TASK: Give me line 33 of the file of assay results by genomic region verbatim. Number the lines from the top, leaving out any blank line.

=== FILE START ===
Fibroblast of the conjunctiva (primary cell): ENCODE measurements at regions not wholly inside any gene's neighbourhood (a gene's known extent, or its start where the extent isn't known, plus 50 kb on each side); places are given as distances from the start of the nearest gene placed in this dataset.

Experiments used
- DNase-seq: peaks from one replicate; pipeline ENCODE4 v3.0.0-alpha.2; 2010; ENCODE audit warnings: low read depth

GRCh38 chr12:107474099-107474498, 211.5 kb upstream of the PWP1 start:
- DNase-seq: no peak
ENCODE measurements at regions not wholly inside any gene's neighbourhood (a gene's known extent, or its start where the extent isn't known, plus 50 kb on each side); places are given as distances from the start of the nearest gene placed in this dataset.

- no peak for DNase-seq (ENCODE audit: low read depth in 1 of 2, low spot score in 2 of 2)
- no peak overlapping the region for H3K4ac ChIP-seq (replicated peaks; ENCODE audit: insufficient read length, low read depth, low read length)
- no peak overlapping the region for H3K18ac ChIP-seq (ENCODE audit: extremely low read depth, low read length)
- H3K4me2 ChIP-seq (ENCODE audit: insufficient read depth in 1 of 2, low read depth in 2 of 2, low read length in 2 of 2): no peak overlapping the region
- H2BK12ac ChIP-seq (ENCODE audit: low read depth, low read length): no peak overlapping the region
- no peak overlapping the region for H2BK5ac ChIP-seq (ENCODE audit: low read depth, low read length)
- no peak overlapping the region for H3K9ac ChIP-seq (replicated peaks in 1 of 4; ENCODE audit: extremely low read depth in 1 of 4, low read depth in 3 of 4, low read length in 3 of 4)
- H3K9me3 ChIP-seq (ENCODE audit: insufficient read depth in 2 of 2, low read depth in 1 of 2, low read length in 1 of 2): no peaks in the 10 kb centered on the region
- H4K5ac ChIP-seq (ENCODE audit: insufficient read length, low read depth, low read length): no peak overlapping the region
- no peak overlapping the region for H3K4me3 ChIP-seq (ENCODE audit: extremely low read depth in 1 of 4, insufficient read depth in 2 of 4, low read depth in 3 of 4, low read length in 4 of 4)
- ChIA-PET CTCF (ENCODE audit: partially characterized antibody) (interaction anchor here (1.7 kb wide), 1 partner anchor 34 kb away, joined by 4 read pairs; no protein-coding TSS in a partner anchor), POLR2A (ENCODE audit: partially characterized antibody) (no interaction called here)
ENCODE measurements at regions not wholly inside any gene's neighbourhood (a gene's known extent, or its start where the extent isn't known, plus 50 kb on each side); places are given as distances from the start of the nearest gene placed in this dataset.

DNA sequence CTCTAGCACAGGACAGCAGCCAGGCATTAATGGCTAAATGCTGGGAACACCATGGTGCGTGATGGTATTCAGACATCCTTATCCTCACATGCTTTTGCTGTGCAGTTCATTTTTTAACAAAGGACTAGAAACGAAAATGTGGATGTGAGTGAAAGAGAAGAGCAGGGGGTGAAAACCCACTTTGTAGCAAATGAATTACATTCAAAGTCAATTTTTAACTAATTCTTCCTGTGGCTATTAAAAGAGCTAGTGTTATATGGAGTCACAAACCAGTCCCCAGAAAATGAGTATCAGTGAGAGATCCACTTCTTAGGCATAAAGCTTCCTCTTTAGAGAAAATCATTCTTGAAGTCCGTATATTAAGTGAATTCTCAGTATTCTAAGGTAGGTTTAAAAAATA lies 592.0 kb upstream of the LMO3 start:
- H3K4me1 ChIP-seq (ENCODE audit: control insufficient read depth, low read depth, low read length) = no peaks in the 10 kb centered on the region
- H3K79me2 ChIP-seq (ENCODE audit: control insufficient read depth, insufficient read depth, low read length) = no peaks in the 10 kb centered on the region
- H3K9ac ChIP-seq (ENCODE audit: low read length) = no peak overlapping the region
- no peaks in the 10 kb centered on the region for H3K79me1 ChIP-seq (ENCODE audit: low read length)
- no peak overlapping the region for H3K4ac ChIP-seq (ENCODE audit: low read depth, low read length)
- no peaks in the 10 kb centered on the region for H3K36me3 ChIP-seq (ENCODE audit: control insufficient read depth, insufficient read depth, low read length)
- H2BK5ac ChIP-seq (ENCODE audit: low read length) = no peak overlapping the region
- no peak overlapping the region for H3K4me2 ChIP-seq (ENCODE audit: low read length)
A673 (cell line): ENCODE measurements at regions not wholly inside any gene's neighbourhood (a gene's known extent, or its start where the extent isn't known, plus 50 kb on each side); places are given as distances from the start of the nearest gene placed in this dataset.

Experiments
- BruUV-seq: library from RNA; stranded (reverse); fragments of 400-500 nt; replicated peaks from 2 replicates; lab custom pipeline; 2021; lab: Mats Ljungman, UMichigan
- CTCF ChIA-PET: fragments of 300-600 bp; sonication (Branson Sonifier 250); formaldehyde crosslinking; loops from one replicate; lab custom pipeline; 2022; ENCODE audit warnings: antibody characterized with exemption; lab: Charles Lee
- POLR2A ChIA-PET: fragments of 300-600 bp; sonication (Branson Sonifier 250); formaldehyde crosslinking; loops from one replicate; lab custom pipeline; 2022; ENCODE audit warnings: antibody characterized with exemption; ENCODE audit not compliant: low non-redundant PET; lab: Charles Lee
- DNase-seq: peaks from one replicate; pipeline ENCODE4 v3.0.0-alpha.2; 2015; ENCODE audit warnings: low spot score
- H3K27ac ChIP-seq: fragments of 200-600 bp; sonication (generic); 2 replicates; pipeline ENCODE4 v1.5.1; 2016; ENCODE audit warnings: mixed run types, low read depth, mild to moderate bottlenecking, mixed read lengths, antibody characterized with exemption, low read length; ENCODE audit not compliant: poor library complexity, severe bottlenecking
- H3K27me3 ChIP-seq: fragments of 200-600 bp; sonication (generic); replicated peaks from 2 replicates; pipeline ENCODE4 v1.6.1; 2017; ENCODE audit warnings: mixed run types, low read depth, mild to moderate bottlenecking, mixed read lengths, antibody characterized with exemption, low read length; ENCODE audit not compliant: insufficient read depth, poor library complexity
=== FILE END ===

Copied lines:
- DNase-seq: peaks from one replicate; pipeline ENCODE4 v3.0.0-alpha.2; 2015; ENCODE audit warnings: low spot score